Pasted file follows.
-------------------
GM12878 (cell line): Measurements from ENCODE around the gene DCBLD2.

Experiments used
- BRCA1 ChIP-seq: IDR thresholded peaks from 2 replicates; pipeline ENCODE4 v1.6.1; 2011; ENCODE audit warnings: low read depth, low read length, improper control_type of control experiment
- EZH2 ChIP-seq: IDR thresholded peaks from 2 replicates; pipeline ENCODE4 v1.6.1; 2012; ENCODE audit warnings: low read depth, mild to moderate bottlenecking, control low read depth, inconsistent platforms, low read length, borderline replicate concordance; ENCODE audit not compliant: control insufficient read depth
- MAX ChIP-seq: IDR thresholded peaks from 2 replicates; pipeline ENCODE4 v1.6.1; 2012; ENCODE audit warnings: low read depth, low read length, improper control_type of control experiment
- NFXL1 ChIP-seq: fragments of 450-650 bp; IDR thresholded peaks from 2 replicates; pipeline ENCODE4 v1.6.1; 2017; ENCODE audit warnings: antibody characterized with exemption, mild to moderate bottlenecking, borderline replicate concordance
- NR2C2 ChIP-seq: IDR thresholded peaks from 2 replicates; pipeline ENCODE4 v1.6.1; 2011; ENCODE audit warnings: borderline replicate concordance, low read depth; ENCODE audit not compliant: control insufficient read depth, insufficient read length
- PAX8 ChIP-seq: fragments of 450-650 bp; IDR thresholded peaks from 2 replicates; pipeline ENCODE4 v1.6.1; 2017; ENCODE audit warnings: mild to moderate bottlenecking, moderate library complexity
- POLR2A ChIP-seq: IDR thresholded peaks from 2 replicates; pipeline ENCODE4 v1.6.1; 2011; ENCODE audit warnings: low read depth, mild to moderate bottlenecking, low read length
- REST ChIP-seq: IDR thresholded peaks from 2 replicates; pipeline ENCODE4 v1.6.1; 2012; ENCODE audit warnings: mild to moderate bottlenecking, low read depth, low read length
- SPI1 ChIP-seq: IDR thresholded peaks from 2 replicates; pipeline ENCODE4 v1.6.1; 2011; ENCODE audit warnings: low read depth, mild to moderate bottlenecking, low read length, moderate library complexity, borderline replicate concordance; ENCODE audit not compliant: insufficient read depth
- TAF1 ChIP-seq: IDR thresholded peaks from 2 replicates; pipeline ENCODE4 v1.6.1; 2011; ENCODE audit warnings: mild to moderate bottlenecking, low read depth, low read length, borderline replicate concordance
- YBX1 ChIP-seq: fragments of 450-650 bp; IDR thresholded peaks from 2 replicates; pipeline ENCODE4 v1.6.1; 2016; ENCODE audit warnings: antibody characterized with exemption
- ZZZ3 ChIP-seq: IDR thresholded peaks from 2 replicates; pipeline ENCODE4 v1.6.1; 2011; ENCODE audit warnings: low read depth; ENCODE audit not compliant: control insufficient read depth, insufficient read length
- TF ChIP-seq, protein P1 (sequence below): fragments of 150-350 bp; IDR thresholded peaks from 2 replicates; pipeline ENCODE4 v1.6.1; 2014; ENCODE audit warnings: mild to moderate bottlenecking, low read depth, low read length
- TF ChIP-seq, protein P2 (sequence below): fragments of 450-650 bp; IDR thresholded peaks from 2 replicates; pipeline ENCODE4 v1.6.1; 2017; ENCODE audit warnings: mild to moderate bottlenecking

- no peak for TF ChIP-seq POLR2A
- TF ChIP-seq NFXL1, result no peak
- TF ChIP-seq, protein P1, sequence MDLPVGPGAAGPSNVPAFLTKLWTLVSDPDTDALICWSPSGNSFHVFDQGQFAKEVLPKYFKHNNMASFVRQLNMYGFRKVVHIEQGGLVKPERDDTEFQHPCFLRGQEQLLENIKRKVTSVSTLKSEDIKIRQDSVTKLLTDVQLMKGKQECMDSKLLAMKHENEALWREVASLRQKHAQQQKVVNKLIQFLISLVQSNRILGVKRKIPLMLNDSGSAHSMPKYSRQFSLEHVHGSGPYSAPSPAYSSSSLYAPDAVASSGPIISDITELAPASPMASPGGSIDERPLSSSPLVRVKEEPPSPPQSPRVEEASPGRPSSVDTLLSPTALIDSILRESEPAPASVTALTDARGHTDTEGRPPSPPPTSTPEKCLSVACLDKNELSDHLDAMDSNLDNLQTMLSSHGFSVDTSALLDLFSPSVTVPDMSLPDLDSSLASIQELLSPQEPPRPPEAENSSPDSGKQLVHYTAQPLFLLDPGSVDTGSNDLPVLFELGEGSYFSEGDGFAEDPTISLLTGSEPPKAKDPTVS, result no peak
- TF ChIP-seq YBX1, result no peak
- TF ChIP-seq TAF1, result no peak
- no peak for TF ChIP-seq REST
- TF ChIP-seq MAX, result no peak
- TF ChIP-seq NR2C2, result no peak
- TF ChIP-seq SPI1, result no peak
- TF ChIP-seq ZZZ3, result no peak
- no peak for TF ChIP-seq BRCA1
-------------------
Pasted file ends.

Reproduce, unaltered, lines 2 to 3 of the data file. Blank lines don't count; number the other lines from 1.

Experiments used
- BRCA1 ChIP-seq: IDR thresholded peaks from 2 replicates; pipeline ENCODE4 v1.6.1; 2011; ENCODE audit warnings: low read depth, low read length, improper control_type of control experiment